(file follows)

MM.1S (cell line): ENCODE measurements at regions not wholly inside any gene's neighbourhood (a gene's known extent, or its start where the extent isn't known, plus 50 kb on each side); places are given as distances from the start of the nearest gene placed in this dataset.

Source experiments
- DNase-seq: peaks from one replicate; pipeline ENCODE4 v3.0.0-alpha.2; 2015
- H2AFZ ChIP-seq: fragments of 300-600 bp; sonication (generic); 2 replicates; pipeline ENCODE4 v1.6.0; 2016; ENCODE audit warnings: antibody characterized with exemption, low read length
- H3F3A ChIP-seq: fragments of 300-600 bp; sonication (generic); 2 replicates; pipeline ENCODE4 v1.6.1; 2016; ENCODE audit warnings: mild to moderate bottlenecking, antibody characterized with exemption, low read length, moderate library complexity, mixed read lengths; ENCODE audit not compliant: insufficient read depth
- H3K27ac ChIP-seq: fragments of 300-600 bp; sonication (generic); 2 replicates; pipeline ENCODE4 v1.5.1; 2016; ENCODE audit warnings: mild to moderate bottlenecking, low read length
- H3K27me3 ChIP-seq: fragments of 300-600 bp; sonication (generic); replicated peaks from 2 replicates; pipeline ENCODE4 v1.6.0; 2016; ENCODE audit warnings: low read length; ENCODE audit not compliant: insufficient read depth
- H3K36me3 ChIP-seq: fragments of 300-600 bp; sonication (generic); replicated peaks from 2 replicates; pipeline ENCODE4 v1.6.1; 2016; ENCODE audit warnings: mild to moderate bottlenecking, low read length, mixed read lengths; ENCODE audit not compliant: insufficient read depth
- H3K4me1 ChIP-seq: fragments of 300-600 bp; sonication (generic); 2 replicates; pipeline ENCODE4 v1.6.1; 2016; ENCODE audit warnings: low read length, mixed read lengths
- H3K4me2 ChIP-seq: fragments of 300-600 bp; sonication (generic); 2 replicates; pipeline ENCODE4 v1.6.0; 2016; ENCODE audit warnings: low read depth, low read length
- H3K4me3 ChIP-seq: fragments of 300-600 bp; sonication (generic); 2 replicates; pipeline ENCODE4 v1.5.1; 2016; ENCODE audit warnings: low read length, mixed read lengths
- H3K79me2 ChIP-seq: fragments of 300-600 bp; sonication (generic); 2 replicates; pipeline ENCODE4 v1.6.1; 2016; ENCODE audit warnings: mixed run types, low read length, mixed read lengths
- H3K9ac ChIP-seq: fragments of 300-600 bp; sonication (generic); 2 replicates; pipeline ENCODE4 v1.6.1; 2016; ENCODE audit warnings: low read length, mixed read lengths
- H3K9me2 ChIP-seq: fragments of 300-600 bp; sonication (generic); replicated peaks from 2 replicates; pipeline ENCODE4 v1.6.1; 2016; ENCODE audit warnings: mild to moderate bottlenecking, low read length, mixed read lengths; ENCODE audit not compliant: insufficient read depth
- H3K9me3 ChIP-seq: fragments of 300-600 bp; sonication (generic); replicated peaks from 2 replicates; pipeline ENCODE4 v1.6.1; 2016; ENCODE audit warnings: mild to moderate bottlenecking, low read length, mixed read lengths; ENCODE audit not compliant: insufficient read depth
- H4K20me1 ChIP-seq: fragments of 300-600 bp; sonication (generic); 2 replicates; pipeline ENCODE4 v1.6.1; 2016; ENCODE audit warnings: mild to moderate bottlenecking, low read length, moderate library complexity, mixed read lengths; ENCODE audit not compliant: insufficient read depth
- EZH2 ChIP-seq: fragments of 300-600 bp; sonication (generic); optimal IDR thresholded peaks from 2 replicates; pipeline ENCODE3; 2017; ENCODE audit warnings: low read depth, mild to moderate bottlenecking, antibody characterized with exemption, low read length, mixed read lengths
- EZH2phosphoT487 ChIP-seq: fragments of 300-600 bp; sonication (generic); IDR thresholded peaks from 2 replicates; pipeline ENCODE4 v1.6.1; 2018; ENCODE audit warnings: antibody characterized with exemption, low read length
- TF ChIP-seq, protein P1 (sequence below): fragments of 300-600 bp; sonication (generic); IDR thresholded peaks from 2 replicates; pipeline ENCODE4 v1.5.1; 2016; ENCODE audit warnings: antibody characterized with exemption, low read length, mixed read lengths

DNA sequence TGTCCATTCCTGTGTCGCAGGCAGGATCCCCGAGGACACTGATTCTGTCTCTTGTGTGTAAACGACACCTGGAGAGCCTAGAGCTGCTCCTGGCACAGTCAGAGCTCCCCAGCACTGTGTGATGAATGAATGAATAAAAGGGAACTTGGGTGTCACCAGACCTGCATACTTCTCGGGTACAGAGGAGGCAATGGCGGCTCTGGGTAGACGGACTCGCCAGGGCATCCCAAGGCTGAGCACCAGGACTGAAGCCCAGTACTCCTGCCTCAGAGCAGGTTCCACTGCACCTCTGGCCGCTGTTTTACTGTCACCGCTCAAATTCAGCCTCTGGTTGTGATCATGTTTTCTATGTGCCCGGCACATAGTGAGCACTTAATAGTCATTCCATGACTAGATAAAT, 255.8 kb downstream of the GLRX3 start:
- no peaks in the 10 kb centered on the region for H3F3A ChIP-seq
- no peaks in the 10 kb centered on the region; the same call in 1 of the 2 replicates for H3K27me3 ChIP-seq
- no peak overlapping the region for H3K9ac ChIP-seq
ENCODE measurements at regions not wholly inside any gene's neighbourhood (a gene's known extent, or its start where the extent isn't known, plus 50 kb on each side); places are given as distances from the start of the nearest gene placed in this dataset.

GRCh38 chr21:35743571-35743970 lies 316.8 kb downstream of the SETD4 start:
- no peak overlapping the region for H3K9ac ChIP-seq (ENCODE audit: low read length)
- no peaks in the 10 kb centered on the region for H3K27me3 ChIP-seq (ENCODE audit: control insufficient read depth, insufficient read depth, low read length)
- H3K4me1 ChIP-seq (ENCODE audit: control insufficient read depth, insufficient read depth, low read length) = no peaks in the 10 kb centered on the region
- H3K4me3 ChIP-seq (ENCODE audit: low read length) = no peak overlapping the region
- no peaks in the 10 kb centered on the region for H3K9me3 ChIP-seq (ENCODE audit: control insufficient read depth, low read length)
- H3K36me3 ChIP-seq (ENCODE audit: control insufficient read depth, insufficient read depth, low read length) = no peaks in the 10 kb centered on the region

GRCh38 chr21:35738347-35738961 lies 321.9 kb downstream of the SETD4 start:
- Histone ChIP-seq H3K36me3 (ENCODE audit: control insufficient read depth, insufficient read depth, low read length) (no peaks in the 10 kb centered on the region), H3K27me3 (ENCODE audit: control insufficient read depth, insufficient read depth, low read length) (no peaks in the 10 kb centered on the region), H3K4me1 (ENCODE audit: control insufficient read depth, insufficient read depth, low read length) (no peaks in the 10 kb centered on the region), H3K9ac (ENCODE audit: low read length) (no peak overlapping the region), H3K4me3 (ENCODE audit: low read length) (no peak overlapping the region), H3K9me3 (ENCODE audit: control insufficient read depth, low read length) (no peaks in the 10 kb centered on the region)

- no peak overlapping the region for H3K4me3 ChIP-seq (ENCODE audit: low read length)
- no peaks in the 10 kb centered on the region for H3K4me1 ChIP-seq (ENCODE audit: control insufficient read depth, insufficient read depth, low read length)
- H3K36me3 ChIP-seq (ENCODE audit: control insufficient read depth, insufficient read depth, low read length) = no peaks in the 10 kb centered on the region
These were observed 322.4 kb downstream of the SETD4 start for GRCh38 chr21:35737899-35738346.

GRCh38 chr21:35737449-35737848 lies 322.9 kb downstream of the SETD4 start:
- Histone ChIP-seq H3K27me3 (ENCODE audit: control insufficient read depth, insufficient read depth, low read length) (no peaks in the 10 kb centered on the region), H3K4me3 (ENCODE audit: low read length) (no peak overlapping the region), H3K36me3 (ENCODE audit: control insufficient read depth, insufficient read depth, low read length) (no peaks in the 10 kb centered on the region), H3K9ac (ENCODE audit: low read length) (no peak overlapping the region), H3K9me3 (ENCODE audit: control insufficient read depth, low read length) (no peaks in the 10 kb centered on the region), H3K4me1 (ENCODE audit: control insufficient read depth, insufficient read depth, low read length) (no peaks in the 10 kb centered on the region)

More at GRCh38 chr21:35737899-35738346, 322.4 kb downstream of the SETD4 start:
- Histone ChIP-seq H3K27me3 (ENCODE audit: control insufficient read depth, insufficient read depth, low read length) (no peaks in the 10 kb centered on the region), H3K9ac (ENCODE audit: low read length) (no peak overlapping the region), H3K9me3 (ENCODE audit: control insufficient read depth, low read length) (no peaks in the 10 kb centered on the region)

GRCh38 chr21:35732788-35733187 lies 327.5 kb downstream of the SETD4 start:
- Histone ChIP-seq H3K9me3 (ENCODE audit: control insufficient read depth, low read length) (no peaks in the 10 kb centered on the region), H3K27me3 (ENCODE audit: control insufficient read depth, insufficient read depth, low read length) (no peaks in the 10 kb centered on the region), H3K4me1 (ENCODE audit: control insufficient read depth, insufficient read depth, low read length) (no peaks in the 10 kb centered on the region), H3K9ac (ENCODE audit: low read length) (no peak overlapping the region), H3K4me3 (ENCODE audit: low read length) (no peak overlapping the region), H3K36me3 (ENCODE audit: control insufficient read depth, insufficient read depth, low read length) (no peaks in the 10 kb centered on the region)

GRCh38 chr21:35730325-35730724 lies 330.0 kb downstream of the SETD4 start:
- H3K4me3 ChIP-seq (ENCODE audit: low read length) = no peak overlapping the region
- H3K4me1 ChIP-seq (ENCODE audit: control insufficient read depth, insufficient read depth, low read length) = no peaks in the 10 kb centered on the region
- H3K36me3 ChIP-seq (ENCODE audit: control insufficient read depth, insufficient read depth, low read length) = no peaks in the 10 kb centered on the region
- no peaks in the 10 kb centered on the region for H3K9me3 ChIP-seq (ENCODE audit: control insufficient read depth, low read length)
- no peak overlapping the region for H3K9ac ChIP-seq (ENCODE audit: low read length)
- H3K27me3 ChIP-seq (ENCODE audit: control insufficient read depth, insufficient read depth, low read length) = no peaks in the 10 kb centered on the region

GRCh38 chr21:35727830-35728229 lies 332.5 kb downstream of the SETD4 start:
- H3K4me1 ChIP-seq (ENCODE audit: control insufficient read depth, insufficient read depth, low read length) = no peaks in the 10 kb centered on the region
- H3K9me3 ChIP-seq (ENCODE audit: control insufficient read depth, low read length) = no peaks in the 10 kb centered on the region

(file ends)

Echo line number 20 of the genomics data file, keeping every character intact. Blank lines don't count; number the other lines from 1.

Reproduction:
DNA sequence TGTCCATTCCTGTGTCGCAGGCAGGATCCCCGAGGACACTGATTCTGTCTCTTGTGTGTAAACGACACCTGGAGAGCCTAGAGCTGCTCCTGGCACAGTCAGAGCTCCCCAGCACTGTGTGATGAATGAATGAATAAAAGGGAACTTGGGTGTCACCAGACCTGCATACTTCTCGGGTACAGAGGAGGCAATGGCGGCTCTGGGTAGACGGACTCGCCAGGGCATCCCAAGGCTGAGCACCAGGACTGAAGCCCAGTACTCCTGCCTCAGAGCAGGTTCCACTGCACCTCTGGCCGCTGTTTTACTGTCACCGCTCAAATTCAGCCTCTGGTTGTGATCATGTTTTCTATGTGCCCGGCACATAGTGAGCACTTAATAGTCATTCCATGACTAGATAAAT, 255.8 kb downstream of the GLRX3 start: